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Molecular design principles underlying β-strand swapping in the adhesive dimerization of cadherins

Nature Structural & Molecular Biology volume 18, pages 693700 (2011) | Download Citation

Abstract

Cell adhesion by classical cadherins is mediated by dimerization of their EC1 domains through the 'swapping' of N-terminal β-strands. We use molecular simulations, measurements of binding affinities and X-ray crystallography to provide a detailed picture of the structural and energetic factors that control the adhesive dimerization of cadherins. We show that strand swapping in EC1 is driven by conformational strain in cadherin monomers that arises from the anchoring of their short N-terminal strand at one end by the conserved Trp2 and at the other by ligation to Ca2+ ions. We also demonstrate that a conserved proline-proline motif functions to avoid the formation of an overly tight interface where affinity differences between different cadherins, crucial at the cellular level, are lost. We use these findings to design site-directed mutations that transform a monomeric EC2-EC3 domain cadherin construct into a strand-swapped dimer.

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Acknowledgements

This work was supported by US National Science Foundation Grant MCB-0918535 (to B.H.) and National Institutes of Health Grant R01 GM062270–07 (to L.S.).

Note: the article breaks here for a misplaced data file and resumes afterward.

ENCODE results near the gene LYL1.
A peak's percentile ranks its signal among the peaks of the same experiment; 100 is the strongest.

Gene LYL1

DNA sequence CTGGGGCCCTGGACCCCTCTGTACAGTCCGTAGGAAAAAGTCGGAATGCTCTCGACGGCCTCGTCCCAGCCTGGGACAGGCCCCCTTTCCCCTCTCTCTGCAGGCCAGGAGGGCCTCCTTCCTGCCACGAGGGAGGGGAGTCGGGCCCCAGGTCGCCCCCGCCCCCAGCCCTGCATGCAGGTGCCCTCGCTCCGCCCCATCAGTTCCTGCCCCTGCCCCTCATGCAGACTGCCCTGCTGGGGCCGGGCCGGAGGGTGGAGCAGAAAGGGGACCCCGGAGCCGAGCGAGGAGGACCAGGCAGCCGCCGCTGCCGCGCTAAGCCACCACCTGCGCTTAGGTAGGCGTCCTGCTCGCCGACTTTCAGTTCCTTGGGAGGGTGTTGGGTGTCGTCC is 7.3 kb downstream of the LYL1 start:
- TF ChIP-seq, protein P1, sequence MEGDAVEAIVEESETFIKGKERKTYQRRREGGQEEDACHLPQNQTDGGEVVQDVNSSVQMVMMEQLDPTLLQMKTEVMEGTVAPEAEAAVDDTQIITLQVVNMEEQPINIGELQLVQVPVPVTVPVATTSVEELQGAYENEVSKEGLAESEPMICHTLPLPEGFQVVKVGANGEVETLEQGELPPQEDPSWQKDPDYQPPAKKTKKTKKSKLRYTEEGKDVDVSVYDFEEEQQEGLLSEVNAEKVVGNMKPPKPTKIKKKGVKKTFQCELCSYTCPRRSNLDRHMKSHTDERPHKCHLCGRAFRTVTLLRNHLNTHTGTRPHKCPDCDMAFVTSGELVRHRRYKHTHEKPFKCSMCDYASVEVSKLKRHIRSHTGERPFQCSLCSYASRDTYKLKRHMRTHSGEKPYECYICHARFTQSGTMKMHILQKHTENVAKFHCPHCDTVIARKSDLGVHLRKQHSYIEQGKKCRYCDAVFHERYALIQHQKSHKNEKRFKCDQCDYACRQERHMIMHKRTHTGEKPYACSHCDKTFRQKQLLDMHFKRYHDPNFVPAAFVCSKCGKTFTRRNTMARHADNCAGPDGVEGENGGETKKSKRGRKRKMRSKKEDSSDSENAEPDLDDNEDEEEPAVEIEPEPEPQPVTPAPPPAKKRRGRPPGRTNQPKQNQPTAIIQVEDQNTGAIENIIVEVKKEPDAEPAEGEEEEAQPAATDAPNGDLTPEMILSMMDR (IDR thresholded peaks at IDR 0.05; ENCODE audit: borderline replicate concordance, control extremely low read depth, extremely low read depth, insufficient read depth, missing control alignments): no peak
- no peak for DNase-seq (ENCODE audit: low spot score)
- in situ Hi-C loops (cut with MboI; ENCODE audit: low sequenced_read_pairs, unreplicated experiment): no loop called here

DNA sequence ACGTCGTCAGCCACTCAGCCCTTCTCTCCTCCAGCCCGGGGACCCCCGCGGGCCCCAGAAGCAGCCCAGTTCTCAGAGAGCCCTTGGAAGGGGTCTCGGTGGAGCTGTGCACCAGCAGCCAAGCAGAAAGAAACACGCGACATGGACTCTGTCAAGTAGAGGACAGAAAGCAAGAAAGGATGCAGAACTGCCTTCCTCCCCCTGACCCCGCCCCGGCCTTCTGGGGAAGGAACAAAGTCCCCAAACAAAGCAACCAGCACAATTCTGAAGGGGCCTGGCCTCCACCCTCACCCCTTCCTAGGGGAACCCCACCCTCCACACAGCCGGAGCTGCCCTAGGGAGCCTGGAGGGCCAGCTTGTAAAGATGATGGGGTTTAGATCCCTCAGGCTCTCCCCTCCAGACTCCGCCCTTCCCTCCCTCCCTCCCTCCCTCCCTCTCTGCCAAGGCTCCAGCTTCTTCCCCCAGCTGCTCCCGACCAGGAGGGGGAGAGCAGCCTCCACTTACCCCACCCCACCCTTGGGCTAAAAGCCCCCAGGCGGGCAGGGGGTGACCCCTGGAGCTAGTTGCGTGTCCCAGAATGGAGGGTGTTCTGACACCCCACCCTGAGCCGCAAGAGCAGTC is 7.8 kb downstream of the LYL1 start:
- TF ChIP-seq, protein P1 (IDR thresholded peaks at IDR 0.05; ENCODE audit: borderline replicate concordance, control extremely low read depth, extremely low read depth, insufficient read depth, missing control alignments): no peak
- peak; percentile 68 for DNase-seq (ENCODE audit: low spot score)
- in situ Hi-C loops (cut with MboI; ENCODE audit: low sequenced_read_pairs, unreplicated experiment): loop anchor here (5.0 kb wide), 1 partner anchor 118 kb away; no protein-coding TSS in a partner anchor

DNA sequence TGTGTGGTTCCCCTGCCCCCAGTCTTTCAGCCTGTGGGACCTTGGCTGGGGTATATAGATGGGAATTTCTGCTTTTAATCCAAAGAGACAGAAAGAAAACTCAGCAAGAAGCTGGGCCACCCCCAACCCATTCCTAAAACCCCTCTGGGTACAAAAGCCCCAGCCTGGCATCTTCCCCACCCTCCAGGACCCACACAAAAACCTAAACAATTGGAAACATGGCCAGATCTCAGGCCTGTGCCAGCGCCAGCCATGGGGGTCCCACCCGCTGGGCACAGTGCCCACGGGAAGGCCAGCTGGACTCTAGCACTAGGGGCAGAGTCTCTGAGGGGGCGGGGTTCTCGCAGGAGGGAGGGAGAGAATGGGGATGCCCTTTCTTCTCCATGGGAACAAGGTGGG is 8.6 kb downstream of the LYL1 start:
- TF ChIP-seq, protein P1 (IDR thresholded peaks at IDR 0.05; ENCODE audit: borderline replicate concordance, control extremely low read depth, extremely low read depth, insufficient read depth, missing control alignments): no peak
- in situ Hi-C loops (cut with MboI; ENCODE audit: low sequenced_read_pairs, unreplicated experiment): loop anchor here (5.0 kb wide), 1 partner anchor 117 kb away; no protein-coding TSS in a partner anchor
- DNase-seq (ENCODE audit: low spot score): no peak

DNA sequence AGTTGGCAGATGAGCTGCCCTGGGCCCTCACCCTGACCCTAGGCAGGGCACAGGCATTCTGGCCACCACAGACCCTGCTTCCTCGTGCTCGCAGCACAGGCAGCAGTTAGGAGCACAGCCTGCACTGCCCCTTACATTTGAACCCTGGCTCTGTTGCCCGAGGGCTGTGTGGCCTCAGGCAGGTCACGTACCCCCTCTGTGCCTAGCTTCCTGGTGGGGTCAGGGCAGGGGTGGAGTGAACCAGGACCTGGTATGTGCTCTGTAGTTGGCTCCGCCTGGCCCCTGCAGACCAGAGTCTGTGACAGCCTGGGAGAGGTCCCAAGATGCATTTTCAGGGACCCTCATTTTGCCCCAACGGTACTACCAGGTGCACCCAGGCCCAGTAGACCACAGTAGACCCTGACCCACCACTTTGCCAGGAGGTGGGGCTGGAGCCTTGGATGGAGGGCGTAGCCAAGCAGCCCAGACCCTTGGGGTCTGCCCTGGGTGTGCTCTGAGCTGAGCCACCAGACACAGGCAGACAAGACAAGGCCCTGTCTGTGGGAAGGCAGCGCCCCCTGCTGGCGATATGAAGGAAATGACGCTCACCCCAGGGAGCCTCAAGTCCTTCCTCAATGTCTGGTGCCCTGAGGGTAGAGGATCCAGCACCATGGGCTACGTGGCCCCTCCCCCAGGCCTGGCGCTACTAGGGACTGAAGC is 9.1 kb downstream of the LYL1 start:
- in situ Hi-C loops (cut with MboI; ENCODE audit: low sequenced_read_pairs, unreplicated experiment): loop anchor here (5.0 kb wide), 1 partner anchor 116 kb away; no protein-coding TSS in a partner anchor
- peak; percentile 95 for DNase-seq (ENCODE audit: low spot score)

Author information

Author notes

    • Shoshana Posy

    Present address: Computer-Assisted Drug Design, Bristol-Myers Squibb Company, Princeton, New Jersey, USA.

    • Jeremie Vendome
    •  & Shoshana Posy

    These authors contributed equally to this work.

Affiliations

  1. Department of Biochemistry and Molecular Biophysics, Columbia University, New York, New York, USA.

    • Jeremie Vendome
    • , Shoshana Posy
    • , Xiangshu Jin
    • , Fabiana Bahna
    • , Goran Ahlsen
    • , Lawrence Shapiro
    •  & Barry Honig
  2. Center for Computational Biology and Bioinformatics, Columbia University, New York, New York, USA.

    • Jeremie Vendome
    • , Shoshana Posy
    • , Goran Ahlsen
    •  & Barry Honig
  3. Howard Hughes Medical Institute, Columbia University, New York, New York, USA.

    • Jeremie Vendome
    • , Shoshana Posy
    • , Xiangshu Jin
    • , Fabiana Bahna
    •  & Barry Honig
  4. Edward S. Harkness Eye Institute, Columbia University, New York, New York, USA.

    • Lawrence Shapiro

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Contributions

J.V. performed and analyzed the simulations; J.V. and S.P. designed the mutants; F.B. produced all the wild-type and mutant proteins; G.A. performed and analyzed the AUC experiments; X.J. determined and refined the crystal structures; J.V., L.S. and B.H. designed experiments, analyzed data and wrote the manuscript.

Competing interests

The authors declare no competing financial interests.

Corresponding authors

Correspondence to Lawrence Shapiro or Barry Honig.

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https://doi.org/10.1038/nsmb.2051

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